Seventy, Tax Smart and Charitable!
You are a pretty nice person. You worked hard all your life, you saved and you give to various charities and nonprofits. You are turning 70 soon and time to start tapping into that IRA and take your required minimum distributions. But when you do your tax return the next spring, not only are surprised with the extra tax you owe, you are surprised to find out your Medicare premiums are going up as well.
It shouldn’t come as a surprise to anyone that the downside to so many people living longer lives, is rising medical. One of the ways that Congress is paying for it is to raise the Medicare Premium on affluent seniors. If you are single, making over $85,000 ($170,000 for married couples), your Medicare premiums will rise from $121.80 to $170.50 that is nearly $500 a year. Plus, the prescription benefit goes up as well. If you are so fortunate to make over $214,000 in income as a single person, your Medicare premiums will be over $4,000 more. It goes up even higher for more affluent folks.
Now it is no coincident that these premium increases are happening the same year the first baby boomers are having to take their REQUIRED MINIMUM DISTRIBUTIONS from their IRAs. Many retirees were able to let this money grow tax deferred during the initial phase of retirement but now have to take money out and it is throwing them into the higher bracket for both income taxes and Medicare surcharges.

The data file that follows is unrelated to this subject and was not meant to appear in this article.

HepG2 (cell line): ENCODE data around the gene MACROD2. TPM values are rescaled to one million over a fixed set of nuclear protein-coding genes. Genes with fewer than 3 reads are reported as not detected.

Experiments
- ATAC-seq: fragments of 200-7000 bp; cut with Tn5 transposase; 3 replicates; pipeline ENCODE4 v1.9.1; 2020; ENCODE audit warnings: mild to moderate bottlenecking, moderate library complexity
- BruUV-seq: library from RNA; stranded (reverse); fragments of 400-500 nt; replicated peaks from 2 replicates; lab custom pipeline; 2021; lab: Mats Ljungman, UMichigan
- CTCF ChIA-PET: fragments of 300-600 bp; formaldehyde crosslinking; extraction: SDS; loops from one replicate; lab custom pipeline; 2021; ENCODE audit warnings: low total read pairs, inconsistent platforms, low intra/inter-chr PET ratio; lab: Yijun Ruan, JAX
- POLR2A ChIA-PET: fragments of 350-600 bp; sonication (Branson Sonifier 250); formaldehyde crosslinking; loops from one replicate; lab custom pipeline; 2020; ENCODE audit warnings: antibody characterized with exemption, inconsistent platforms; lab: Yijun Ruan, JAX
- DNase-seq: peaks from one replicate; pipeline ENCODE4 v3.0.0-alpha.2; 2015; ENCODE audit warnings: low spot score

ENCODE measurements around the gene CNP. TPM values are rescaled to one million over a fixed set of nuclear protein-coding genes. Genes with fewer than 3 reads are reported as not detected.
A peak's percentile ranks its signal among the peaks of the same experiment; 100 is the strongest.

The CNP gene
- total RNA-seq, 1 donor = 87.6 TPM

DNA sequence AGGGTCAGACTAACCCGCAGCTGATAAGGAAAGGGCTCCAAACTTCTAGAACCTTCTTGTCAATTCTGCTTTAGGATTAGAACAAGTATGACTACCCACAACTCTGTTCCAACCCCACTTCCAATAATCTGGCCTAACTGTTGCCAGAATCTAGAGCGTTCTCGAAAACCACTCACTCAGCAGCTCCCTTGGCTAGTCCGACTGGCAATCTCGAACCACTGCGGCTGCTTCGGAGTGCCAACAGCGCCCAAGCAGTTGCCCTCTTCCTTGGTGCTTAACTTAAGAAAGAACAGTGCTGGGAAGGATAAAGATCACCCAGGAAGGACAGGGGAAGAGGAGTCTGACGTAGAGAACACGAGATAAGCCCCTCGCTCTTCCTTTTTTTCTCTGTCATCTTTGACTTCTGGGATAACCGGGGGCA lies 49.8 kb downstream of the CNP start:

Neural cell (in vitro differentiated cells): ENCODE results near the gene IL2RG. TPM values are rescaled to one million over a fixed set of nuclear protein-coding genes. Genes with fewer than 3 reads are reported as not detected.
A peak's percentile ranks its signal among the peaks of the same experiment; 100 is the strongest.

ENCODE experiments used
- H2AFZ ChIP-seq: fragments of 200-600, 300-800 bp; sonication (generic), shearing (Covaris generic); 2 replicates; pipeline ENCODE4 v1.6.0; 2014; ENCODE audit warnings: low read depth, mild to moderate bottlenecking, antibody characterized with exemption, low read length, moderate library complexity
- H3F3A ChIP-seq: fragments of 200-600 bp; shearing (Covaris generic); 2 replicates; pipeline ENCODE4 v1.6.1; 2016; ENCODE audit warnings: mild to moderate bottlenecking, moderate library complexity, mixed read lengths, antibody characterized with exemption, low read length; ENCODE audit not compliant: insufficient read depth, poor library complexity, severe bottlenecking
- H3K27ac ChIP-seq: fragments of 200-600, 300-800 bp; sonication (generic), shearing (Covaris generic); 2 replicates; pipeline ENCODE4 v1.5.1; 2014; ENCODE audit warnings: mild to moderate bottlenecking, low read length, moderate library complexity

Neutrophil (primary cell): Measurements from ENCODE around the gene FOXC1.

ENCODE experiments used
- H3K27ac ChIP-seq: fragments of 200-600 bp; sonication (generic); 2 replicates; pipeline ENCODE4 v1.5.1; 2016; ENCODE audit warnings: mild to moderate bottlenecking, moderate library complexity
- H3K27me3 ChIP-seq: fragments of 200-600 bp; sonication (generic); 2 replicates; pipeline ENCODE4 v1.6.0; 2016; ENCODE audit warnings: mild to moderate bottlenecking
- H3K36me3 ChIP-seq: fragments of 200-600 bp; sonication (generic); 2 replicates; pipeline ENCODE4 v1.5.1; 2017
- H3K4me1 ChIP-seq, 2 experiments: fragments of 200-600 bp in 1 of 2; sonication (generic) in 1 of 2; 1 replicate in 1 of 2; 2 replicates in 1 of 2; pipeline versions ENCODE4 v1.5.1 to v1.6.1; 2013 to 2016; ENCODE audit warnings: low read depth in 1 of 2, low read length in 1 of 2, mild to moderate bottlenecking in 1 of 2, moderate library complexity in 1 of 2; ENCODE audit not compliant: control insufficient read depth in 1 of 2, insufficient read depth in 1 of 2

For many retirees, they are already giving to charities, usually from their checking account, but I would like to suggest a way to be both charitable and tax smart. At the end of 2015, Congress made permanent the ability of people over the age of 70 to take their RMD (Up to $100,000) and directly donate it to the charity or charities of their choice. This will bypass the money showing up on the first page of their tax return (Thus not showing up for the Medicare Premium), AND it will not be taxable to them. A win win!
And don’t think you have to be a Rockefeller for this to be impactful. A client recently was bemoaning that her income went over the $85,000 threshold by only $1,000 and now her Medicare premiums when up $736.80 for the year. I suggested that this year she donate at least a $1,000 directly to a charity. She would save the taxes and the Medicare Premiums and would actually be neutral to her cash flow. Plus the charity would be so grateful for the support. She loved the idea.
As with anything involving taxes, you have to do this correctly so make sure to speak with your advisors first and the charity before sending money. The funds have to go directly from your IRA trustee to the charity. It can never touch your hands.
With a little planning, you can be tax smart as you age!
Diane Young is the President of The Athena Financial Group, a financial planning firm located at 900 W University Drive Rochester MI 48307. 248-453-5252.
Financial planning and advisory services offered through Athena Advisory Services, Inc.